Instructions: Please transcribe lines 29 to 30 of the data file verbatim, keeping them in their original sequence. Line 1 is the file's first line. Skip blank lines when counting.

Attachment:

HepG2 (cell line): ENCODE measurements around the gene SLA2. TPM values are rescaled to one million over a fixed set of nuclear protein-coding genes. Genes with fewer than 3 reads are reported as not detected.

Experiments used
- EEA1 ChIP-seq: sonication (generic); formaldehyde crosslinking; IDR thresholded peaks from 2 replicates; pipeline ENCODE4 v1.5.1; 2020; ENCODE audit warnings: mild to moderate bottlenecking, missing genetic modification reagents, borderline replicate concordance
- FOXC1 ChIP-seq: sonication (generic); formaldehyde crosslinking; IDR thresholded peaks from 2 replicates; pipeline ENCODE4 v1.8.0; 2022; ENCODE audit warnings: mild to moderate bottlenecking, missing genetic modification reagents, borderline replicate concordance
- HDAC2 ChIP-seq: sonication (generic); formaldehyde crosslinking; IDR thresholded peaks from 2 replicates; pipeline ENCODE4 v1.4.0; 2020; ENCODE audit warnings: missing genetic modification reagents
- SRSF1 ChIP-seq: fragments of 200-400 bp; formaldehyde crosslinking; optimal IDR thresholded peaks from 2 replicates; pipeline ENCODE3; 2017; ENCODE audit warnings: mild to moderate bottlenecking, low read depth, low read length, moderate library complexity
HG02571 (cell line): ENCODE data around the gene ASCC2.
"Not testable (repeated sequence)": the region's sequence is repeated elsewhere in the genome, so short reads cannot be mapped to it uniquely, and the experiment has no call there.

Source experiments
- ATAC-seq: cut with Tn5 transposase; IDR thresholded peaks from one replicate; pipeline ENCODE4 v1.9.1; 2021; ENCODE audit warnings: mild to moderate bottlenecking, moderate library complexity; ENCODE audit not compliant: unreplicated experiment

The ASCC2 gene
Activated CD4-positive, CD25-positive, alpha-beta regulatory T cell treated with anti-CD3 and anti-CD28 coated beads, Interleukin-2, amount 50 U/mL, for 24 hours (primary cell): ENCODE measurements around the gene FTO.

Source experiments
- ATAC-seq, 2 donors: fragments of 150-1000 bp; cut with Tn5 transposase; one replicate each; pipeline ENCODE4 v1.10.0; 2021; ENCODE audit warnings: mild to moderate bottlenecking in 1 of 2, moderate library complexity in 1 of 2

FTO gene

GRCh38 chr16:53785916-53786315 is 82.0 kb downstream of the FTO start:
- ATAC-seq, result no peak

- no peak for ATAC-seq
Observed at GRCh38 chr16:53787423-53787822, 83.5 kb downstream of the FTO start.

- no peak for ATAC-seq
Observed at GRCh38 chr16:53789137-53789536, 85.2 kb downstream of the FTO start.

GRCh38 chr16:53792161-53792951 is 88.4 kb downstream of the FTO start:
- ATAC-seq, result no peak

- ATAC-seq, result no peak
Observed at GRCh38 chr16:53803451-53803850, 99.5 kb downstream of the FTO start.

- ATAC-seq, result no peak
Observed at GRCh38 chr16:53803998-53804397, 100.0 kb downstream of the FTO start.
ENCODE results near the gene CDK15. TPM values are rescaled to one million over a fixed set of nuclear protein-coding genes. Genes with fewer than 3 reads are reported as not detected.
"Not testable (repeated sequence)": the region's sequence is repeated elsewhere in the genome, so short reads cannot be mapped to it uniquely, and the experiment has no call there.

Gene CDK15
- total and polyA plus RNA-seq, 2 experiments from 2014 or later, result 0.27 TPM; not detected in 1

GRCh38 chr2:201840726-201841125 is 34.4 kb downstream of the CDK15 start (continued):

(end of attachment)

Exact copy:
"Not testable (repeated sequence)": the region's sequence is repeated elsewhere in the genome, so short reads cannot be mapped to it uniquely, and the experiment has no call there.

Gene CDK15